this side of the door

Waiting on the other side of a door requires patience.  Patience is a difficult gift to nurture in our society.  We tend to want things and get things quickly.  We will check to see why an email was not responded too quickly enough. We will order a book on line and wonder two days later why it is not here. We can make purchase in China with our laptops on our laps and a drive in the car gets us to places it took months to traverse only a few decades ago.

Patience in the face of the coming of Christ is not even that big a deal.  I mean, we know Jesus came!  Is this little reenactment we do in our liturgical cycles – charming and elegant as it is, not just re-enactment?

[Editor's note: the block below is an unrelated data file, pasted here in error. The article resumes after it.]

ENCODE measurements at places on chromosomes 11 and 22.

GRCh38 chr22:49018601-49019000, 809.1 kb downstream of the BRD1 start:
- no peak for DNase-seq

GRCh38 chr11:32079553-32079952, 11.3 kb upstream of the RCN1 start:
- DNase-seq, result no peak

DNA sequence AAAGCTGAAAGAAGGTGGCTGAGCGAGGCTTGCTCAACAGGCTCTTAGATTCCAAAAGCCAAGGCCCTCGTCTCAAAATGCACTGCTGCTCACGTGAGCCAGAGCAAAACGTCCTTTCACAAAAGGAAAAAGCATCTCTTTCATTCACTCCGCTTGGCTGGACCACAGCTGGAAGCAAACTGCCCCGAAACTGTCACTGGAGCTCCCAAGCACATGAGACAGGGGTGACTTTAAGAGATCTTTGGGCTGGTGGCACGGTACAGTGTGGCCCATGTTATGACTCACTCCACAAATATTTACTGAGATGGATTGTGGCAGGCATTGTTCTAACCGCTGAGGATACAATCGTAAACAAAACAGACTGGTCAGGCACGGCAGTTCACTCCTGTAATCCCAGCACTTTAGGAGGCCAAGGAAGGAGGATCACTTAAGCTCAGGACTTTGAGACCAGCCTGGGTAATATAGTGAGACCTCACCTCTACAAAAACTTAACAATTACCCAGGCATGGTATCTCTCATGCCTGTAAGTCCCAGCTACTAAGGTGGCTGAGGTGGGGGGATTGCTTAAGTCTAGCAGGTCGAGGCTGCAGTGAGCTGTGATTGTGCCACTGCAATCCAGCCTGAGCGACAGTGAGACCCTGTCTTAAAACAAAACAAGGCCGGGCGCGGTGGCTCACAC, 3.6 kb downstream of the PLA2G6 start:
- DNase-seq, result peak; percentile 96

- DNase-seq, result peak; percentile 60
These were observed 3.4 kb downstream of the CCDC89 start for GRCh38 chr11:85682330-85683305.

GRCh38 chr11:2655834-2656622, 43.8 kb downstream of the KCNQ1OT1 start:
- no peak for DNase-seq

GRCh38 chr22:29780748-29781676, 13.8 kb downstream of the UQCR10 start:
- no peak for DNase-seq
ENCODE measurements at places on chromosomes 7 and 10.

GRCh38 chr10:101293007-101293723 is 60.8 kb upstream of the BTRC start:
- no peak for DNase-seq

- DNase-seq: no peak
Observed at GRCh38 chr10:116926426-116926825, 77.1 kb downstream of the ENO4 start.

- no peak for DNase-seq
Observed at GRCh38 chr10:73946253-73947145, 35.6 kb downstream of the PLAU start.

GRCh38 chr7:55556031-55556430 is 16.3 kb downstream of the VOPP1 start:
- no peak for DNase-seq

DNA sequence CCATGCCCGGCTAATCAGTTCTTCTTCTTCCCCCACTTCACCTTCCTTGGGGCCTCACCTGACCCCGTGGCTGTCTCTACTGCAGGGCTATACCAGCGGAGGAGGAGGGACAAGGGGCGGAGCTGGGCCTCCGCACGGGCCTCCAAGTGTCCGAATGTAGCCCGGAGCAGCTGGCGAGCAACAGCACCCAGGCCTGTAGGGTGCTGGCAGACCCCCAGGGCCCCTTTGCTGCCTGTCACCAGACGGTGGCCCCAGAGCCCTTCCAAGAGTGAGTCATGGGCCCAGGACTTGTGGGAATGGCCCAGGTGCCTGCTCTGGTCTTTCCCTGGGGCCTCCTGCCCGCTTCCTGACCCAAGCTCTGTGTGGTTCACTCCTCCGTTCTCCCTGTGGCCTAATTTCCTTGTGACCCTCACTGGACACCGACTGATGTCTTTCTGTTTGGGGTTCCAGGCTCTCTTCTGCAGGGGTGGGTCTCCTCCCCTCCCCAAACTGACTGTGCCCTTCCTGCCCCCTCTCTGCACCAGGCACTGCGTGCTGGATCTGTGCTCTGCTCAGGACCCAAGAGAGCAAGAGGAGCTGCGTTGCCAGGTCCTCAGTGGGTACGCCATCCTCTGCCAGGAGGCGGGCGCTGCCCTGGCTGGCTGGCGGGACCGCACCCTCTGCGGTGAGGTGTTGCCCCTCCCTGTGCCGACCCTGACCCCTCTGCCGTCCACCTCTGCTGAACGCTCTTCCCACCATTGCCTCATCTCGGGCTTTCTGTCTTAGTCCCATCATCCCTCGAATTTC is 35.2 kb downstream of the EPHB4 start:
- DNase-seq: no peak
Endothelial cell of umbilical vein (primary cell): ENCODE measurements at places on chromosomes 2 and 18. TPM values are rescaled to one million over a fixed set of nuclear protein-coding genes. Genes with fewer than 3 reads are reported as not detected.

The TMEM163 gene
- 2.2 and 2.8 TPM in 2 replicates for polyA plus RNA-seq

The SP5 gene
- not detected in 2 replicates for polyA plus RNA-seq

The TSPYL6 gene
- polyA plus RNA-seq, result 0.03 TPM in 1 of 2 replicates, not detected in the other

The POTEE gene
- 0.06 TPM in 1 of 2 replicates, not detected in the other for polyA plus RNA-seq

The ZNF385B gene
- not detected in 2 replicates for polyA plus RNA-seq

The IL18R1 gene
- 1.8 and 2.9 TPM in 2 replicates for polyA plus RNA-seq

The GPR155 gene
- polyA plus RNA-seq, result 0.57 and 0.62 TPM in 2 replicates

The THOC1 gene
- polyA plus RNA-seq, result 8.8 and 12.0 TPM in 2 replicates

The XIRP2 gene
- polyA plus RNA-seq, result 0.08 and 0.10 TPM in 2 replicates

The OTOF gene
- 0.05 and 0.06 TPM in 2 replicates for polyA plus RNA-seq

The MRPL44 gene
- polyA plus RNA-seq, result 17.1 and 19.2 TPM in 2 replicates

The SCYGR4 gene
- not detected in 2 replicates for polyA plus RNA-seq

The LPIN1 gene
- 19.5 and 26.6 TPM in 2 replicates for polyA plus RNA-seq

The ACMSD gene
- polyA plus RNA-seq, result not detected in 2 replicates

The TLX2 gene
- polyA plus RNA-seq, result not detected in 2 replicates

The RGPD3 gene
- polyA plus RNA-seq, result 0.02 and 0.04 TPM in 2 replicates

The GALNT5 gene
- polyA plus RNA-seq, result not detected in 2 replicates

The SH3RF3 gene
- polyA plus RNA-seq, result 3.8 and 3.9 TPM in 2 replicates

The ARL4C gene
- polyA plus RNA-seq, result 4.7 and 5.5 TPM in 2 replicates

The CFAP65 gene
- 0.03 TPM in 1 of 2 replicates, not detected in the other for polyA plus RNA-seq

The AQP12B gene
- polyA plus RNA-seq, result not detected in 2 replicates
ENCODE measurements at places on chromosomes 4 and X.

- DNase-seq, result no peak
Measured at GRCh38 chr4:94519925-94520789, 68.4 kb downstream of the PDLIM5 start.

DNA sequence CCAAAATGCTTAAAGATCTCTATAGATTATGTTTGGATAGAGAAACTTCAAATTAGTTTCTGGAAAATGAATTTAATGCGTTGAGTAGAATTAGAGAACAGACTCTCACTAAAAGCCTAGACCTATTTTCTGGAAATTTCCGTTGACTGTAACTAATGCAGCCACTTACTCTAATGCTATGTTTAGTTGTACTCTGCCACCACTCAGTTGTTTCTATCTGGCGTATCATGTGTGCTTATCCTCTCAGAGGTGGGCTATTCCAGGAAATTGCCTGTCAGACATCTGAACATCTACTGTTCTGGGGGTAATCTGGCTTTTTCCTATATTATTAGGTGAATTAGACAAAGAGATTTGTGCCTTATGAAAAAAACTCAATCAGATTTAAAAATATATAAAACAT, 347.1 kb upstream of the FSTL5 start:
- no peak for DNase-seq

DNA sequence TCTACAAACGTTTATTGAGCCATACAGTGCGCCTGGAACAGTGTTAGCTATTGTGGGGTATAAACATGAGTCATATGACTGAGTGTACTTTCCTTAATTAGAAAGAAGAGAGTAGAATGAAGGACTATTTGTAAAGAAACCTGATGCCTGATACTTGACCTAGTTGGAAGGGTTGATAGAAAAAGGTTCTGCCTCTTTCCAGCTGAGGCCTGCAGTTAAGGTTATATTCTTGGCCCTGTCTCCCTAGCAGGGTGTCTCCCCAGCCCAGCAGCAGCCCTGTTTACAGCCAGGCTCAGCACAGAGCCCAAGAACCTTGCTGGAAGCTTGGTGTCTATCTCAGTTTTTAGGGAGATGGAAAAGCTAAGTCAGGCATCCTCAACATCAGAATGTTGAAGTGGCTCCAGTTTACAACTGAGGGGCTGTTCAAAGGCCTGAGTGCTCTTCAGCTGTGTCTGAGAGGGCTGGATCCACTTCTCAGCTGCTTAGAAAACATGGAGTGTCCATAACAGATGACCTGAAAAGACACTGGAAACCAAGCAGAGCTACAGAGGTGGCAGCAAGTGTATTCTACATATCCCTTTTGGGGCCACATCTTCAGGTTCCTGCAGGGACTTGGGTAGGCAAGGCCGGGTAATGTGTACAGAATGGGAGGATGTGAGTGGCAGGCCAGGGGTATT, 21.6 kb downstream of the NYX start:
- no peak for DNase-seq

No, these reenactments remind us that we are set in a long and unfolding drama happening with us involved. The thing we forget is that the Birth of Jesus is the first of three comings.  It occurred at a specific time and on a specific day.  And the third coming will happen …well, somehow ….one day.  Scriptures say there will be, well, significant drama.  But the middle coming is the one Jesus does every day and every moment – with a friend who calls out of the blue, in meditation, with a song which brings a tear to an eye, with an awareness of goodness in the room.

Jesus is not on the other side of a door, locked against intruders or infidels or heretics.  Jesus is on this side of the door, smiling, behind us, by about 3 inches.

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